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Member Research and Reports

Member Research and Reports

Kentucky: Collaborating with State Agencies to Identify Populations at Risk of Drug Overdose Deaths

In Kentucky, a state at the heart of the opioid crisis, investigators at the University of Kentucky College of Public Health joined with Kentucky state officials to link death certificates, postmortem toxicology, and prescription history data to better identify populations at increased risk of overdose deaths. Their results appear in the June 2017 issue of Pharmaceutical Medicine.

[Photo: Dr. Terry Bunn]

The study was led by investigators at the Kentucky Injury Prevention and Research Center (KIPRC), a bona fide state agency within the UK College of Public Health. Dr. Svetla Slavova and Dr. Terry Bunn (KIPRC director), and Ms. Sarah L. Hargrove worked with Dr. Tracey Corey of the Kentucky Office of the Chief Medical Examiner and Van Ingram of the Kentucky Office of Drug Control Policy.

[Photo: Ms. Sarah L. Hargrove]

The investigators’ objective was to assess and improve the completeness of drug-related information, to evaluate the risk for drug intoxication deaths associated with specific drugs among different demographic groups, and to show the benefit of multi-source surveillance to better target interventions and to inform policy evaluation. The study linked death certificate, prescription drug monitoring program, and postmortem toxicology data for Kentucky residents aged ≥18 years who died from drug intoxication during 2013–2014.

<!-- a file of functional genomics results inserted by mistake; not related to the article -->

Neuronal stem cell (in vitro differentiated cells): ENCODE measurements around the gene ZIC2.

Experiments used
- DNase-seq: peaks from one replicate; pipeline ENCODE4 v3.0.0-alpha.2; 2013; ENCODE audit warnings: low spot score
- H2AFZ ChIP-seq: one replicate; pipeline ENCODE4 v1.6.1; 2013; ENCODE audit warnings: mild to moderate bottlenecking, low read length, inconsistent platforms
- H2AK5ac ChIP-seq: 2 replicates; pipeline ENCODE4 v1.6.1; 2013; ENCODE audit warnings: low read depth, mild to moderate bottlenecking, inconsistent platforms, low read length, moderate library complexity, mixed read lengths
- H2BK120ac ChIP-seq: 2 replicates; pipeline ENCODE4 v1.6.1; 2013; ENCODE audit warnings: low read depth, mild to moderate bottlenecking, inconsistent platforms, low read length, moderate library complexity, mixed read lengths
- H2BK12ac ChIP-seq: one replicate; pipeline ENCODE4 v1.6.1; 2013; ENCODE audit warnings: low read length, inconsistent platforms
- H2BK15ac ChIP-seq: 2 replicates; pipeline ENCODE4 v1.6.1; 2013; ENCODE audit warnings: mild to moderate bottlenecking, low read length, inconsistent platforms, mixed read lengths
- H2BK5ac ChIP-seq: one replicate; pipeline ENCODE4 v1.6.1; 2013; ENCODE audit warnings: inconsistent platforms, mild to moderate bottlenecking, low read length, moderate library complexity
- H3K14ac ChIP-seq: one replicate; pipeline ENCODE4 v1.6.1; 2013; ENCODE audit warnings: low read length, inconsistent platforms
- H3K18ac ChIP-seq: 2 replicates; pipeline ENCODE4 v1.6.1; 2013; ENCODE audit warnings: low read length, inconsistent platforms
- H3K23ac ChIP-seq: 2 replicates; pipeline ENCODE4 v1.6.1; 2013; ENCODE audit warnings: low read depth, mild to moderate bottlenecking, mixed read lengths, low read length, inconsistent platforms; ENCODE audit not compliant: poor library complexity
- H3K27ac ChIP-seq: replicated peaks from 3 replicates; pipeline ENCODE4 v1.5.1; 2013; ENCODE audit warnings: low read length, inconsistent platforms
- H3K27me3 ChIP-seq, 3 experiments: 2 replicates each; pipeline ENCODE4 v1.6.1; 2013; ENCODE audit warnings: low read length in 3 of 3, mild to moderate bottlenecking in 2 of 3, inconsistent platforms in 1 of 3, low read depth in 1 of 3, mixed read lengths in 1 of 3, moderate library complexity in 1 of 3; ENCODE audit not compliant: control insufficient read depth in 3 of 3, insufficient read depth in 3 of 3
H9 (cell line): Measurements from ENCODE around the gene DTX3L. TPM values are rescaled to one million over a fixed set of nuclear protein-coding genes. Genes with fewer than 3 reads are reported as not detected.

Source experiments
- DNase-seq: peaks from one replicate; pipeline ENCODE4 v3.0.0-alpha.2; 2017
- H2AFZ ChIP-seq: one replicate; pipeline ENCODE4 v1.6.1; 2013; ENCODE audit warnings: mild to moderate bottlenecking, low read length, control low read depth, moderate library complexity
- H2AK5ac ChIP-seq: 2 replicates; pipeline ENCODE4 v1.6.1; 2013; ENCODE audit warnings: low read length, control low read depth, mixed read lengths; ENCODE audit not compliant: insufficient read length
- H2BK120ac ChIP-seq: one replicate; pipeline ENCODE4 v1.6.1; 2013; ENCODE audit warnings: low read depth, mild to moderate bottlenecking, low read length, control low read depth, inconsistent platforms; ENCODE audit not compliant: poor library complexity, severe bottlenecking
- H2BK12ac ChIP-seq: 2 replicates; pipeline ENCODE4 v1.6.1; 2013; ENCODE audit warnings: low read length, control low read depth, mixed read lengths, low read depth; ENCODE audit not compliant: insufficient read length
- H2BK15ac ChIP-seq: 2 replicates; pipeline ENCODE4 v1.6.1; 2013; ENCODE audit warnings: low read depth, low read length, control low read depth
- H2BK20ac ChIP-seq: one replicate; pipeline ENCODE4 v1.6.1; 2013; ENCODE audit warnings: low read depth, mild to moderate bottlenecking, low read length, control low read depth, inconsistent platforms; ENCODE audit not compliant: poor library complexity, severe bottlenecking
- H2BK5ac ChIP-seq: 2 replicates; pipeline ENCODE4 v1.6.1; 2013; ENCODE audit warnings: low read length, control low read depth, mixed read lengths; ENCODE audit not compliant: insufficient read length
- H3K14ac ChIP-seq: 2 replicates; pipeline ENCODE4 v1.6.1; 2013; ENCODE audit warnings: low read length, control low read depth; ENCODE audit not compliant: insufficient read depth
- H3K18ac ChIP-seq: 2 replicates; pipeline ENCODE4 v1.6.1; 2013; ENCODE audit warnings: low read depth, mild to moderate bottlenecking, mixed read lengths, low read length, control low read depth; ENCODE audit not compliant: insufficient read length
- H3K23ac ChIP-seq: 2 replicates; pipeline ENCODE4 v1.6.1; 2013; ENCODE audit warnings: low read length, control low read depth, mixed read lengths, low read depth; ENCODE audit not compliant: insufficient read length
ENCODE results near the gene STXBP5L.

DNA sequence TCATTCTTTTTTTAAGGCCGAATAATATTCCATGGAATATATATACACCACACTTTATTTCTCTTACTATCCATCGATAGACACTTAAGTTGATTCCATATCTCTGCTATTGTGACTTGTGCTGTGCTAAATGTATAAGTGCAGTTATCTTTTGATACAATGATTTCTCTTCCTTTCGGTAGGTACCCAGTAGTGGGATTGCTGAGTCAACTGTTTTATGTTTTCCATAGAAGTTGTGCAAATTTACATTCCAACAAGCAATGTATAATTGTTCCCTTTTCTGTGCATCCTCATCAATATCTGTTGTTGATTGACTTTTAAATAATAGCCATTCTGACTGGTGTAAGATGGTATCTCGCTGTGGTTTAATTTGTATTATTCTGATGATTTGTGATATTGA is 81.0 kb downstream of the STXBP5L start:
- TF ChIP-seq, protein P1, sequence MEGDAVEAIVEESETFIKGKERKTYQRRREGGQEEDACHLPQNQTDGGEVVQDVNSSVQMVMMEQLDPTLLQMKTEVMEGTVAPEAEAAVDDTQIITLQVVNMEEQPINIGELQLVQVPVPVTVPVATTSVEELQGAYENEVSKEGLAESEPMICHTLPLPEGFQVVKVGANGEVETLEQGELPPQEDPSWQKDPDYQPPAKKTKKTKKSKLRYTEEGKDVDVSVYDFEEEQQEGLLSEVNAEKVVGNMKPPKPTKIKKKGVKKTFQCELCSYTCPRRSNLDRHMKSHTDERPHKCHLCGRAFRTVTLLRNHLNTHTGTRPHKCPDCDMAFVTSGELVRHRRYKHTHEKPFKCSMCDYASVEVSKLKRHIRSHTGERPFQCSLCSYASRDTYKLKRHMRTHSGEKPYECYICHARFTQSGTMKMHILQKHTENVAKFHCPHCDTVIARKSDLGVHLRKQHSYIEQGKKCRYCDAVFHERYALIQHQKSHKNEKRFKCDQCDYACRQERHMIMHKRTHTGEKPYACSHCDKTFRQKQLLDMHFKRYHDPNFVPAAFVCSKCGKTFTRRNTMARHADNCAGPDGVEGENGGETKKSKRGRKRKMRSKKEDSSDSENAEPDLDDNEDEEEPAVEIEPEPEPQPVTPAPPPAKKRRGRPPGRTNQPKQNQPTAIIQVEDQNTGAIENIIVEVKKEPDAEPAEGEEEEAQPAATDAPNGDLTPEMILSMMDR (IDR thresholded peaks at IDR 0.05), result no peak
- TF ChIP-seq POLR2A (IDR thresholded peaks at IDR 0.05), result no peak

[Photo: Dr. Svetla Slavova]

The most frequently listed contributing drugs were pharmaceutical opioids (60 percent), alprazolam (35 percent), and heroin (29 percent) (not mutually exclusive). The highest death rates from fentanyl (four per 100,000 Kentucky population aged ≥18 years) and heroin (13 per 100,000) intoxication were among those aged 25–34 years, whereas the highest death rates associated with prescription opioids (excluding morphine and fentanyl) were among those aged 35–54 years (15 per 100,000). Appalachian county residents had a significantly higher intoxication fatality rate (34 per 100,000) than residents from non-Appalachian counties (27 per 100,000). One-quarter of death certificates did not list any specific contributing drug, but postmortem toxicology reports were available for 89 percent of these cases and provided information on drugs used before death. Analysis of decedents’ controlled substance prescription records suggested drug diversion (e.g., only 36 percent of the decedents who tested positive for oxycodone had recently filled prescriptions).

The abuse and diversion of drugs significantly impact the health and safety of Kentucky citizens. This study demonstrated the benefit of integrated multi-source drug intoxication fatality surveillance to identify drug misuse and diversion and population groups at high risk for drug poisoning mortality and to inform targeted prevention programs.

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